• Joel Dwek

ISRAEL: Habib Galbi - A-WA

Updated: Jan 20

Yemenite Jewish culture is made accessible through these three sisters' enjoyable Electronica album


This album is made by three Israeli sisters, but from the sound of it, you wouldn’t necessarily know that. Israel is a small country with a huge amount of ethnic and religious diversity within it, both within the Jewish community and outside it. For the purposes of this review, I’ll be talking about the diversity in the Jewish community. Israel was for many years dominated by an Ashkenazi elite (Jews of Germanic or Slavic European origin) that founded the nation and ran the country and its institutions from its inception. In the 1950s, many Mizrahi Jews from Arab lands came to Israel, and found themselves stuck in transit camps as the nascent state struggled to absorb so many new inhabitants. These immigrants found it hard to integrate into Israeli society, in part due to the fact that the European Jews looked down upon the, in their view, uncouth and uneducated Mizrahim. This was reflected in the pop music of the time as well, with much of the popular Israeli music of the time being in the European style, with Arik Einstein being perhaps the most iconic singer of that era (whom we will be reviewing in due course, you Israeli pop fans out there). It is only more recently that Middle-Eastern styles have broken into the Israeli mainstream, and it now dominates much of Israeli music, and as such reflects the acceptance of Mizrahi culture into the mainstream. The Haim sisters who form A-WA (pronounced ‘eye-wah’, which means ‘yes’ in Arabic) are of Yemenite Jewish extraction on their father’s side, and their music is strongly reflective of that cultural heritage, with some songs sung in Arabic, and some in a Yemenite-Jewish dialect of Arabic.

What they’re effectively doing is reviving Yemenite-Jewish cultural heritage, while also updating it for the modern day.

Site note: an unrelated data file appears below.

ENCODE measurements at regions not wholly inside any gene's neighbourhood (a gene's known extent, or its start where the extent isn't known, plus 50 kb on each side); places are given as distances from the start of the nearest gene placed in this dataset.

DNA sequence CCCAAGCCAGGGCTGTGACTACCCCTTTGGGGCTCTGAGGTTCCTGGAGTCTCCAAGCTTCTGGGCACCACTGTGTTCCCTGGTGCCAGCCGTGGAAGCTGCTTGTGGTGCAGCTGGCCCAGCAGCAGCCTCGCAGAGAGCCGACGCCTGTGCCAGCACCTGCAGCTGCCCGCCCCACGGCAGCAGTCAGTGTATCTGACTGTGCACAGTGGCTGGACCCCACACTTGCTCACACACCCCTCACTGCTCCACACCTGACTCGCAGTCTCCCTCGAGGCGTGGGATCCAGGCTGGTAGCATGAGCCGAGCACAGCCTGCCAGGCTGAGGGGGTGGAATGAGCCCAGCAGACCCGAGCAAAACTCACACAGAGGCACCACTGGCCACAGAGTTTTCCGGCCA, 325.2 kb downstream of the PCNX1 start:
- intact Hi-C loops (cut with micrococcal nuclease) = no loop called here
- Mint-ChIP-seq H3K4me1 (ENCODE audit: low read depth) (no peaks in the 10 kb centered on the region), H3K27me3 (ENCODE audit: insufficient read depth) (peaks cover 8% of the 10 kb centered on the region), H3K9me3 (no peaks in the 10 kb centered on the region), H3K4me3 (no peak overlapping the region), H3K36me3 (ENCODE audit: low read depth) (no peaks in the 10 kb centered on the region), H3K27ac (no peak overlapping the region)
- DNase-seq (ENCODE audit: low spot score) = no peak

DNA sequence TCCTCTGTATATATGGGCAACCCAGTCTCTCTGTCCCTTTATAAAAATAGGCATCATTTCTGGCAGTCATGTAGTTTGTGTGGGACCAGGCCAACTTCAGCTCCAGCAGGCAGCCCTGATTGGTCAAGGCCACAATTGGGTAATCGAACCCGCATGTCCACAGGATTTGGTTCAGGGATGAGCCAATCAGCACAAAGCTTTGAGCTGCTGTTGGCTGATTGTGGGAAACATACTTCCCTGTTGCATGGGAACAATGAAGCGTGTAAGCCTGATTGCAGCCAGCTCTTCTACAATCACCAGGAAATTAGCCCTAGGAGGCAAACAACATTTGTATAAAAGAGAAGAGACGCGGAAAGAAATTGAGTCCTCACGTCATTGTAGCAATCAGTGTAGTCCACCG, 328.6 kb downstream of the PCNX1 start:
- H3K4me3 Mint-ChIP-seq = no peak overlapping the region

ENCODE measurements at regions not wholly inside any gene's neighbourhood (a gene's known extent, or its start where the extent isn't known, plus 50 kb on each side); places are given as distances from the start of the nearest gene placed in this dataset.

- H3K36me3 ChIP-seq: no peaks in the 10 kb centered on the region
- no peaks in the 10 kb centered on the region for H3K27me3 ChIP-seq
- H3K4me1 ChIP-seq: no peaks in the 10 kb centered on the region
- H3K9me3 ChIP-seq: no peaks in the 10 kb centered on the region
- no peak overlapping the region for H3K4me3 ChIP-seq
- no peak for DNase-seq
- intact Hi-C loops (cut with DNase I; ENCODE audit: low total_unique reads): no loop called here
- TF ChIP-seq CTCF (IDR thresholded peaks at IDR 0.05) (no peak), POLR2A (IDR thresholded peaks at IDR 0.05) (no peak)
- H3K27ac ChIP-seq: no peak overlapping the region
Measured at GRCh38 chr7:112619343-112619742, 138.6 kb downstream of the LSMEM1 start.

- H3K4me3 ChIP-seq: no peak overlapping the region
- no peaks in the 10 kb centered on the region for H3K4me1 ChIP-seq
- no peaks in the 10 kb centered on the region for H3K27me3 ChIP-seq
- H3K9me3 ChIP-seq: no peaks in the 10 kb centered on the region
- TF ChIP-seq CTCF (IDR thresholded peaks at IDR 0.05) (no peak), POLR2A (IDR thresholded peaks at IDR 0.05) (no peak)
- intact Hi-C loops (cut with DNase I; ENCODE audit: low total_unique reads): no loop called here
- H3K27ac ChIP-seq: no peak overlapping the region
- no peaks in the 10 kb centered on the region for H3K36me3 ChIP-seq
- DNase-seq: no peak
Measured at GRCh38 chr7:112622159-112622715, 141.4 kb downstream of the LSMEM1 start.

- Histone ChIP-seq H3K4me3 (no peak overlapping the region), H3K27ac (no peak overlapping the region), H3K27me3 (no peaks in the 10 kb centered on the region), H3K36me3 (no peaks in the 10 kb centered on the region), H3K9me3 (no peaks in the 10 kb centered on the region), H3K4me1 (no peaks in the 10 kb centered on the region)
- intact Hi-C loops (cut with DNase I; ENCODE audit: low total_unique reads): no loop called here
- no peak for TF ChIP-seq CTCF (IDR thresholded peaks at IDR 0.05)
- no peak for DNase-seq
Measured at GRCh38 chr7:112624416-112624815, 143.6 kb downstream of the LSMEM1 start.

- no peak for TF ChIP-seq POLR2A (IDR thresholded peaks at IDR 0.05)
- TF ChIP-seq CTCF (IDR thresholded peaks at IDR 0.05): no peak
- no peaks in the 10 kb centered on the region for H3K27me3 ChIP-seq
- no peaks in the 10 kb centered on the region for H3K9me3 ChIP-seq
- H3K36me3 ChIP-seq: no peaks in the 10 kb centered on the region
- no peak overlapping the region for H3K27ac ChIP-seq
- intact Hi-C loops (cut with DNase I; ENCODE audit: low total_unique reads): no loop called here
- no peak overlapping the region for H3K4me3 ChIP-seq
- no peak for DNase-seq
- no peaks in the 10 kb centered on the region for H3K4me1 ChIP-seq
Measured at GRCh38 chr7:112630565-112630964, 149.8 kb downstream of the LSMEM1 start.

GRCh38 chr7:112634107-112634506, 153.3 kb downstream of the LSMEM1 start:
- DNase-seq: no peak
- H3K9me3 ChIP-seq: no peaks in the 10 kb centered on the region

A-WA aren’t trailblazers in bringing Yemenite Jewish music to Israeli pop – Ofra Haza was doing it before them in the ‘80s – but they certainly took it to a whole new level by singing in the traditional style which they learned from their grandparents. Their music sounds so authentic it even reached a level of fame in the Arab world, especially Yemen, something unusual for an Israeli band. This all happened alongside the lead single Habib Galbi reaching number one in Israel. Habib Galbi is a reworking of a Yemenite folk song with a modern electronic beat. They describe their style as ‘Yemenite folk n’ beat’ and that’s pretty accurate. What they’re effectively doing is reviving Yemenite-Jewish cultural heritage, while also updating it for the modern day. In doing so, their music is also very Israeli, inasmuch as it represents the cultural hodgepodge that the modern-day state of Israel is.

The album is very consistent, and chances are if you like the vibe from the outset, you will continue to like the album throughout, though the stand-out track is definitely Habib Galbi. It has an infectiously catchy beat that the rest of the songs don’t quite achieve, though a special mention must go to Shamak Zabad Radai, which I found to be their most musically interesting song. Ismer Ma Al Gat is also noteworthy because it is the only song to be sung a completely traditional manner, and as such sounds like classic Arabic music from a bygone era. It is also the last song on the album and it works as a nice send off, a doffing of the cap to the music from the past which has inspired them.

There is also a level of variation in the songs, but not much. Some are a bit faster paced, some are a bit slower paced, but overall, they mostly follow the same formula throughout, with similarly excellent vocal harmonies, Yemenite rhythms and electronic beats. It is all done so well and there’s very little for me to criticise here, aside from the fact that I didn’t really like Yemenite Lullaby as an opening track, but that’s by the by, and hardly a major issue. Although I can’t necessarily say I love the album, it’s definitely interesting, eminently listenable and highly enjoyable. For what it is, it’s great, and it represents an interesting cultural fusion that’s baked into the everyday reality of Israel.